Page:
Lucinda Duncalfe | Crain's Philadelphia

In this ongoing series, we ask executives, entrepreneurs and business leaders about mistakes that have shaped their business philosophy.

Lucinda Duncalfe

Background:  

Monetate helps global brands personalize their customer experience online, allowing marketers to test and run individualized digital campaigns. During last year's "Cyber season," anchored by Cyber Monday sales, Monetate estimates that it influenced more than one-third of U.S. e-commerce transactions. 

The Mistake:

I made the same mistake twice, which makes it particularly galling to me.

I was president and CEO at a company called Destiny Software. I was young, in my early 30s, and I was really concerned about myself and the other members of the early executive team not being experienced. So for a first head of sales, we thought we needed a "been-there-done-that" guy. We got somebody with 20-years-plus experience—and he was completely the wrong guy. 

It cost at least six months of ramp time, and it was hard to diagnose because we had long sales cycles. You wouldn't expect results that early, so I let him stay for too long. If you have the wrong person, they tend to hire the wrong people, so then you have a whole team of the wrong people. We had to remake that whole function.

About a year and a half later, I hired another been-there-done-that guy to run our human resources department. He came highly recommended; we really liked him. We had a very thorough interview process, even from the beginning. Within a week, I knew he was the wrong guy.

We were growing very quickly, and our offices at that point were spread all over this huge, sprawling complex. The two of us were going together from one office to the other, from the first floor to the second. He had a little bit of a belly, and I was running upstairs to go to the other office when he said, "You know, everybody can't keep up with you."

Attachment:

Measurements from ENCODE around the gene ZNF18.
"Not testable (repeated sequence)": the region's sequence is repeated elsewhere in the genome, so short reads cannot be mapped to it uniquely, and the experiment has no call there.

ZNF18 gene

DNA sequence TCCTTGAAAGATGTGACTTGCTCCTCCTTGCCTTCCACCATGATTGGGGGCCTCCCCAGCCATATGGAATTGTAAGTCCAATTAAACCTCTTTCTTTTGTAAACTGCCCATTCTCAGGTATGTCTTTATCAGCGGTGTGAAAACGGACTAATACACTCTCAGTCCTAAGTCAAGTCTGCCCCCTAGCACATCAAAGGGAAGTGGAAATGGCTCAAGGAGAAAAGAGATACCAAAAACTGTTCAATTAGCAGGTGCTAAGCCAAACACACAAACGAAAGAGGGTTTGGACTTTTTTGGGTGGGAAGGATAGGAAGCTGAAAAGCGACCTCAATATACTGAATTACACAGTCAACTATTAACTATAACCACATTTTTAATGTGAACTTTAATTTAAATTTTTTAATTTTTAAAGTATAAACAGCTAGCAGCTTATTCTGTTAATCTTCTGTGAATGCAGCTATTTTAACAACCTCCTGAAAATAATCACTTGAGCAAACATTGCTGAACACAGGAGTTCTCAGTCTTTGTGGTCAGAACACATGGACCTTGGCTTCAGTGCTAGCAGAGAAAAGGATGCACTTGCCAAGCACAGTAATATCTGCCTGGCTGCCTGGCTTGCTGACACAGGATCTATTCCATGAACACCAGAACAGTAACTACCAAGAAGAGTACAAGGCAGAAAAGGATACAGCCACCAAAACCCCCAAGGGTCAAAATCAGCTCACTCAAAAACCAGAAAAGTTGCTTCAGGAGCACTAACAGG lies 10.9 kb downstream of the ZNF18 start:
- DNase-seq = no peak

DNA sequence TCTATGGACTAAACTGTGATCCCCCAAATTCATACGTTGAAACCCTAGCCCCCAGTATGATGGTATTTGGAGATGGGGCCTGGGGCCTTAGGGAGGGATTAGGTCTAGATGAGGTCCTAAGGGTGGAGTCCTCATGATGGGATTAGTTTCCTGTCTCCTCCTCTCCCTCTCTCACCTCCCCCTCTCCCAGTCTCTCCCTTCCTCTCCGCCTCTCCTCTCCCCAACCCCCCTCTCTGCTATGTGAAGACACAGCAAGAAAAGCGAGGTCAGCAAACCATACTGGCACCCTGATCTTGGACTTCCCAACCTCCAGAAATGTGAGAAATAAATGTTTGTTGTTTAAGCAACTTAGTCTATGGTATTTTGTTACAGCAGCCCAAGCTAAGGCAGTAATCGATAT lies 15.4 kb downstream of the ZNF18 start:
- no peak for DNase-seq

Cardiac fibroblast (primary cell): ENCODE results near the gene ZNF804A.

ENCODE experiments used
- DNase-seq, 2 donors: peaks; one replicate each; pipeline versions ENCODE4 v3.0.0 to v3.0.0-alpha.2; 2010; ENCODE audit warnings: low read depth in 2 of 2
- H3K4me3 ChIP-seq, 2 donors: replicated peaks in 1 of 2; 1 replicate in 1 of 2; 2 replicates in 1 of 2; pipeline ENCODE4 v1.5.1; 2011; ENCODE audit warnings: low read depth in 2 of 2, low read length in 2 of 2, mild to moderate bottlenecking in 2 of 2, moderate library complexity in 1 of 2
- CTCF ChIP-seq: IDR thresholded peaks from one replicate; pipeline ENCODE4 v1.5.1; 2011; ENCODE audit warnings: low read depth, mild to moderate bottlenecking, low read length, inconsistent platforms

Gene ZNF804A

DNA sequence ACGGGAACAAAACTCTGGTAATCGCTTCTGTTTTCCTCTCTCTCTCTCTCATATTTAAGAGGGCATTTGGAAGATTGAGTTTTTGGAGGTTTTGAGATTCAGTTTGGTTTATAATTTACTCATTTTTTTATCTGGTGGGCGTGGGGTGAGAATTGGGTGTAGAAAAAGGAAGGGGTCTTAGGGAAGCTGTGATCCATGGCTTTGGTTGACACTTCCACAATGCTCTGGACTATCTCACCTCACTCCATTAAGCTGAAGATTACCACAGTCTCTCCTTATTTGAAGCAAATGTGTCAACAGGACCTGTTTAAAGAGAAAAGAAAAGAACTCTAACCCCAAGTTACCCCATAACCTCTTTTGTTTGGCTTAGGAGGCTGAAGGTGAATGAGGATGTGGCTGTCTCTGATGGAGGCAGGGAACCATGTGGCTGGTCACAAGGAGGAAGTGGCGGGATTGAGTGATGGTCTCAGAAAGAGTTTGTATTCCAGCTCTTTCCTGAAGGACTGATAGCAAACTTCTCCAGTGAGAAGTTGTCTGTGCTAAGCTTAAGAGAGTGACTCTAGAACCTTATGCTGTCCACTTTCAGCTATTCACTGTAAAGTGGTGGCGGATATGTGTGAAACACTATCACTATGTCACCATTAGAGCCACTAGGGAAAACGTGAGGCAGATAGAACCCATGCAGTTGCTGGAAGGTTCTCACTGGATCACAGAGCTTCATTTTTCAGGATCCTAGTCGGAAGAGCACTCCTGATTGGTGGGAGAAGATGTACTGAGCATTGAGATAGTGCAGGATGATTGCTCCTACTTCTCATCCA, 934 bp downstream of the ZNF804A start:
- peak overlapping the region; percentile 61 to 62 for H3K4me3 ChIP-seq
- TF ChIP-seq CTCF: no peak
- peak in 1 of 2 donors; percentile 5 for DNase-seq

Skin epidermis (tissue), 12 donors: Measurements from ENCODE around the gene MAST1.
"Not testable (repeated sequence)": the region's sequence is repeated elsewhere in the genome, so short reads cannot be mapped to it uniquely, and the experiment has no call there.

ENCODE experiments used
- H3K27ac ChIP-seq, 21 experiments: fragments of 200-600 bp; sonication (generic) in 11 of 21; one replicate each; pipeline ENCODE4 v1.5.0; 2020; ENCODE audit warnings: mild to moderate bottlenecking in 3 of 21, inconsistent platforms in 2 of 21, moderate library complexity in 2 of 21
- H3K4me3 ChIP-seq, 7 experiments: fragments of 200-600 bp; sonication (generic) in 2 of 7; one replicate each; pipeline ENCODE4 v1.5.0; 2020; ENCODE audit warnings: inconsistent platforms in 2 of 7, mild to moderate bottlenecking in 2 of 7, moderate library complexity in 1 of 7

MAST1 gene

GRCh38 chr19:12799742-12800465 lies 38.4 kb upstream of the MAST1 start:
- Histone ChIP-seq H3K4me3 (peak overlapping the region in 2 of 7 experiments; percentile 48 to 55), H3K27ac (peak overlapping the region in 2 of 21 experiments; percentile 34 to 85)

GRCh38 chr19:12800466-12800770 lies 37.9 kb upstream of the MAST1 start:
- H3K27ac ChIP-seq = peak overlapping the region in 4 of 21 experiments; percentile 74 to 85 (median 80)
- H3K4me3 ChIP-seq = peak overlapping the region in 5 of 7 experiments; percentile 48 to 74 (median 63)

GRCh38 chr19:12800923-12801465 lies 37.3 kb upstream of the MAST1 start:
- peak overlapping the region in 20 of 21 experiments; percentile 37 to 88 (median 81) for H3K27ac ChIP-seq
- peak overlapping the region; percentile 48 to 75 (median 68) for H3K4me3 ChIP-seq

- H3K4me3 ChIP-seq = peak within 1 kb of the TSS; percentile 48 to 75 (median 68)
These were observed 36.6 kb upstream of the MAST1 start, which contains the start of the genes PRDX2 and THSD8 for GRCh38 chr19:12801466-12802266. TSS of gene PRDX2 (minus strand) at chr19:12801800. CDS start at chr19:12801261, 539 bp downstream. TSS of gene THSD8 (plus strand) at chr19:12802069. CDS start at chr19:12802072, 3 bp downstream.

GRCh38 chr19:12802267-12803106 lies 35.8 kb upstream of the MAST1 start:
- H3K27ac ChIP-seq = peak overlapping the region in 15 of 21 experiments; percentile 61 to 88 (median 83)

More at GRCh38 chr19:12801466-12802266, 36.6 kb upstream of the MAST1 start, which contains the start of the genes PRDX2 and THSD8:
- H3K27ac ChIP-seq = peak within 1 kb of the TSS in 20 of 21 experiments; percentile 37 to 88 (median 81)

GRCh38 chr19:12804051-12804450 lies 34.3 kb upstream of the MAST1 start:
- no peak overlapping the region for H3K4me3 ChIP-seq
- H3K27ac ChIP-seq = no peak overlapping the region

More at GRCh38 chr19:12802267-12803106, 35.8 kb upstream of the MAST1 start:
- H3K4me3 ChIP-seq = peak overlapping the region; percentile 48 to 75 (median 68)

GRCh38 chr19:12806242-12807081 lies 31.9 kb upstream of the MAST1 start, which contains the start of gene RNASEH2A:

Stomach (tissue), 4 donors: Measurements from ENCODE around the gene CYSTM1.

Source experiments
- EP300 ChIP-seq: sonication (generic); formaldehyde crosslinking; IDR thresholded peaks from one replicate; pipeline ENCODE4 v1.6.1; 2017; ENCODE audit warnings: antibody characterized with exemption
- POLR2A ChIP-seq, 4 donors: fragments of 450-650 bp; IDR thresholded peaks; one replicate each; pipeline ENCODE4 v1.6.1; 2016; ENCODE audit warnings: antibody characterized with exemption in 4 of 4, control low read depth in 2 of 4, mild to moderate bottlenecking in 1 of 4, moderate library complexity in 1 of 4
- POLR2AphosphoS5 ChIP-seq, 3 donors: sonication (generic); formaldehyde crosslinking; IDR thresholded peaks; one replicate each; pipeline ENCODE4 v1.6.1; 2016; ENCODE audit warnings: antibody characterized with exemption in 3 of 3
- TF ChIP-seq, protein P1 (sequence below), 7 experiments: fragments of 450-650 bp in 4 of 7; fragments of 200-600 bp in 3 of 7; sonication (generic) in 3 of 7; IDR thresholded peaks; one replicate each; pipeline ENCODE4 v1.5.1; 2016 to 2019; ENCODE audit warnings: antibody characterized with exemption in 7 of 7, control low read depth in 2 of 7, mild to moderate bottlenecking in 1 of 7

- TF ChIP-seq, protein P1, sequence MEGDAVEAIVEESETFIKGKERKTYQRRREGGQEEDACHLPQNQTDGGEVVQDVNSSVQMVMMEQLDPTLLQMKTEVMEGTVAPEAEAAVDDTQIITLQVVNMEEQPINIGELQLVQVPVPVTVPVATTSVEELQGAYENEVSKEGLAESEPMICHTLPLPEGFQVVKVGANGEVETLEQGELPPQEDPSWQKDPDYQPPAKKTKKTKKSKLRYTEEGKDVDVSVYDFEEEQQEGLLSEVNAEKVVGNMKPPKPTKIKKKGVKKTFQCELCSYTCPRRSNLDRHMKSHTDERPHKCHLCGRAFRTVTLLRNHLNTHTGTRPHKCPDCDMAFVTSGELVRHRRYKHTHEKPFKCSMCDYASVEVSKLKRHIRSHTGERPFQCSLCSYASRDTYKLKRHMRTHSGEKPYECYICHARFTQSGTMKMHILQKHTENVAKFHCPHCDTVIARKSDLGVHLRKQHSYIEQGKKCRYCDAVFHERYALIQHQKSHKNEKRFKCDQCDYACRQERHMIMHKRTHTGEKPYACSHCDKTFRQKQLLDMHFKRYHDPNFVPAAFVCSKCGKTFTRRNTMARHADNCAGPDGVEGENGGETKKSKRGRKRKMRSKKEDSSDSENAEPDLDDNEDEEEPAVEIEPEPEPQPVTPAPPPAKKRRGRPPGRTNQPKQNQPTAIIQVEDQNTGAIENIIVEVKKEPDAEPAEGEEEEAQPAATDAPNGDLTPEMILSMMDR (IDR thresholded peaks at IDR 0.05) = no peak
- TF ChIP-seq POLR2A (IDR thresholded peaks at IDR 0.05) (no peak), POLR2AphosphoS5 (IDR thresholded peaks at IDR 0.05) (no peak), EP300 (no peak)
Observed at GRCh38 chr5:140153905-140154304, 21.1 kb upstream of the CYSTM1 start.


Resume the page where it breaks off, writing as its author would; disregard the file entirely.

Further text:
I felt really badly, so I stopped and said, "Oh, I'm sorry. I'll go slower."

He said, "I don't mean how fast you're walking, I mean how fast you're moving the business."

I just thought, "Uh oh, wrong guy."

We were in hyper-growth; we were an Inc. 500 company for a number of years there. You have to move fast, and you're going to hit some cones because you're driving fast, and it makes some people uncomfortable. But the goal—especially for a head of people—isn't for the business to go slower, it's to help people be effective as the business goes fast. If he wasn't comfortable moving that fast, there was no way he was going to help everybody else be more comfortable.

There's something about that edge of originality. 

The Lesson:

I made the same mistake twice because I ascribed too much to the specifics of the individual the first time. When it happened the second time, I realized, "Oh, that was the problem with the first person. He wasn't a bad guy—he was a great guy, actually—it was just one aspect that was the problem."

It took the two to make me realize there was a core commonality: a lack of freshness. There's something about that edge of originality. 

Ever since then, I've hired a very specific profile, which is people who have the experience base, the attributes and the skills that they need to do a position, but haven't actually done it yet.

If you take the example of the first head of sales, the guy who I hired to replace him had been head of a region for a larger company, so he had the experience but he'd never had that actual, final responsibility. People like that have a hunger and a passion and an openness to looking at things in a new way. 

When you're getting the first opportunity to step up to a new level and you have that natural drive, you're going to be all in. 

Follow Lucinda Duncalfe on Twitter at @LucindaD.

Pictured: Lucinda Duncalfe. | Photo courtesy of Monetate.